Exploring the Grand Canyon by floating down the Colorado River with Arizona Raft Adventures provides the opportunity to see signs of ancient life including Grand Canyon rock art. The Ancient Puebloan people inhabited the American Southwest 800-1200 years ago. They lived, hunted and farmed in the Grand Canyon. Much of their existence remains a mystery, but if we study the signs they left behind we can learn about who they were and how they lived. The number of archaeological sites in the Grand Canyon is stunning. In fact, researchers say there are 4,300 documented locations in the Grand Canyon where prehistoric clues have been located – and there are still sites to discover. These sites include evidence like granaries, kivas, pottery shards and rock art. The geology of the Grand Canyon landscape and its tributaries provide an endless canvas for rock art.
Ancient Rock Art
Perplexing artwork speckles the main corridor and the side canyons of Grand Canyon. We call these drawings petroglyphs and pictographs; we consider them as one of the earliest known forms of writing. Petroglyphs are created by chipping away rock to expose a symbol or design. A pictograph is rock art that is painted. A location where rock art is located is referred to as a panel. We can only assume what the purpose of these mysterious symbols may be. Do the panels leave a diary of happenings or events? Are the symbols communicating important messages between tribes and clans? Could they be an expression of art? It is a mystery. Grand Canyon rock art is remarkable, but there is actually thousands of ancient rock art sites all over the American Southwest and the world.
Will I See Grand Canyon Rock Art On My Excursion?
It is possible that you will see some rock art while participating in a Grand Canyon raft adventure. There are several panels ranging in size in locations accessible to backcountry explorers. However, like many things in the Grand Canyon, nothing is easy to get to. You must be in good physical condition to access most of them. Also, there are many factors that play into the trip schedule such as weather, overall fitness of the group and other trips on the water.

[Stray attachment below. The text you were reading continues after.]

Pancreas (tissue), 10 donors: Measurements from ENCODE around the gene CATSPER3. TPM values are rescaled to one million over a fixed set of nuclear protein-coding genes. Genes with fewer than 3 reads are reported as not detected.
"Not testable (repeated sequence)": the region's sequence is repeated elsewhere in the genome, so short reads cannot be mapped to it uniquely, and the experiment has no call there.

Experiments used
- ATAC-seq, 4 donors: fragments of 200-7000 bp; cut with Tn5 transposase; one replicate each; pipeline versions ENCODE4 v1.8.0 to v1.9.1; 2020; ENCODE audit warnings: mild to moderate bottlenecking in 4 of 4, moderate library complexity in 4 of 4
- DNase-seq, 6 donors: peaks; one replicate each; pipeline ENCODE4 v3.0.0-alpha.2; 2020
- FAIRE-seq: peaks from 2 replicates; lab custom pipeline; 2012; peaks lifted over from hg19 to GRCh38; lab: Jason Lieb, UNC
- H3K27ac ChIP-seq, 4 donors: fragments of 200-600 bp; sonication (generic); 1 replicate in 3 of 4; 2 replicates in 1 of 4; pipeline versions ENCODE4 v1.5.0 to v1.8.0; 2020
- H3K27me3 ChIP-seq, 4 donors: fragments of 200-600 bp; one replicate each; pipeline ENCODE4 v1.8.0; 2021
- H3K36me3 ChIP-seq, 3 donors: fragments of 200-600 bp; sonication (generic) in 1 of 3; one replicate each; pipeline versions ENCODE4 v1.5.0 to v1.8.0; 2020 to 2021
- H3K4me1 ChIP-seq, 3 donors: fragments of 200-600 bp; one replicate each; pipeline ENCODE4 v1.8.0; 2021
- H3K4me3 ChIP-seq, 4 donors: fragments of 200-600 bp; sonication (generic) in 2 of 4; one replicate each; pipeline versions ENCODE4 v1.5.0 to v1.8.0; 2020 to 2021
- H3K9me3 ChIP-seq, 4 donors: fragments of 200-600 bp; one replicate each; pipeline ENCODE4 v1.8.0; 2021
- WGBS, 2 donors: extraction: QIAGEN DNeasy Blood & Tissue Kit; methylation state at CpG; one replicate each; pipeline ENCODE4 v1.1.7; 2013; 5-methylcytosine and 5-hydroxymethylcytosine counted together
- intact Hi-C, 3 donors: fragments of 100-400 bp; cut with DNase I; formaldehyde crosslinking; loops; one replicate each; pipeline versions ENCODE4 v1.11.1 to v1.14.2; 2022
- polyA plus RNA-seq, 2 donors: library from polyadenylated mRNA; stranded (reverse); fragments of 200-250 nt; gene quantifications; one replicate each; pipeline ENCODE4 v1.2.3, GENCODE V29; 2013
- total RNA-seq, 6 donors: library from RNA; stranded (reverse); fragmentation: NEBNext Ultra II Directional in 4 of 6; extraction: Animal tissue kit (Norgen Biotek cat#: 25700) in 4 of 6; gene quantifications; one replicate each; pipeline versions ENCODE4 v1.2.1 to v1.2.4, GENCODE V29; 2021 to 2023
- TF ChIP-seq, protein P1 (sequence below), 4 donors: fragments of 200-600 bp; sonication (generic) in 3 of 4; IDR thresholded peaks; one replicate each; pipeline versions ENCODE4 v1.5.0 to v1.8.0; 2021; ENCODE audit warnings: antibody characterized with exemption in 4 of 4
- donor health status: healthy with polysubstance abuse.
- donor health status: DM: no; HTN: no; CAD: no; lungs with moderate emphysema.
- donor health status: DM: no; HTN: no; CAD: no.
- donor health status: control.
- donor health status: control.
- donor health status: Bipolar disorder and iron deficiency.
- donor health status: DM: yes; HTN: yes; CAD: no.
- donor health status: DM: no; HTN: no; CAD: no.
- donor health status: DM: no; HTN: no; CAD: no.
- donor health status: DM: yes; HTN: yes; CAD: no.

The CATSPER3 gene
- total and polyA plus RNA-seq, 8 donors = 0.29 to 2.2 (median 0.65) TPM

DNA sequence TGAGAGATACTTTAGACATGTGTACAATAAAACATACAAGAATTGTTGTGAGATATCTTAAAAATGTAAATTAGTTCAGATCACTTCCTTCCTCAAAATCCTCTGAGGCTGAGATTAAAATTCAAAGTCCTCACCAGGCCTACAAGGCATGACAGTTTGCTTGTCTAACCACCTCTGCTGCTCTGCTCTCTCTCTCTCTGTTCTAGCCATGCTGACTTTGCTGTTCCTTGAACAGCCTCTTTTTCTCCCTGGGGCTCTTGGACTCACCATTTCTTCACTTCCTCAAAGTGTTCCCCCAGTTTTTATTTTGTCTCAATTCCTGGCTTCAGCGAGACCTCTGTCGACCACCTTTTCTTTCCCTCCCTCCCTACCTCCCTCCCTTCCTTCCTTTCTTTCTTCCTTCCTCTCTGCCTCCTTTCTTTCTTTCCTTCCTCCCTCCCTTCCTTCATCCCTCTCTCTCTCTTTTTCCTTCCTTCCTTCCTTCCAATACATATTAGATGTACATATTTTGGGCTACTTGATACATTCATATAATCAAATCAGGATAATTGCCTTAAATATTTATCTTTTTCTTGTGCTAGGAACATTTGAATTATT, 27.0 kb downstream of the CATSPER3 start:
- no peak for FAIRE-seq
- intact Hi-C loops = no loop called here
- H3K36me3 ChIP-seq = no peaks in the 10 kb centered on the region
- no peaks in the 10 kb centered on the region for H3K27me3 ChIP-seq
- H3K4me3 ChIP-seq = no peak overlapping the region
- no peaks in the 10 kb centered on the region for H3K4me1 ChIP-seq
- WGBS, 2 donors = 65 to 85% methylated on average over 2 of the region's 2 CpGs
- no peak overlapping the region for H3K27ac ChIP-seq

Specialty Trip Or On Your Own
Occasionally, we host a trip with a focus on Grand Canyon Archaeology. Call the office to inquire whether we currently offer an adventure with such emphasis. In addition, we can help create the perfect charter expedition with an agenda encompassing a focus on archaeology. We have several river guides well-versed in the topic of human history and the early ancient inhabitants of the Grand Canyon. We can also look for a specialist. For example, a few years ago, we partnered with a well-known Grand Canyon archaeologist named Kimberly Spurr. She writes one of our other blog articles titled “Grand Canyon Archaeology.” You can also do your own research before and after your adventure. The Grand Canyon National Park website has a plethora of information about the Archaeology in the Grand Canyon.
If a specialty or charter trip is out of the question, it’s ok. It is possible to learn about Grand Canyon archaeology on every trip. In fact, if you have a particular interest in Grand Canyon rock art, share your interest with the Trip Leader at the beginning of your adventure. They will take your interests into consideration as they shape the agenda for sightseeing, hiking and camping. We like to customize the schedule of the trip to encompass the interests of our guests. While we can never guarantee visiting a certain site, we will try to share with you as much as we can.
Furthermore, it is impossible to do or see it all on one trip – even if we tried. If you like Grand Canyon rock art, or archaeology in general, we invite you to come back again. We will try to show you something new on each adventure.
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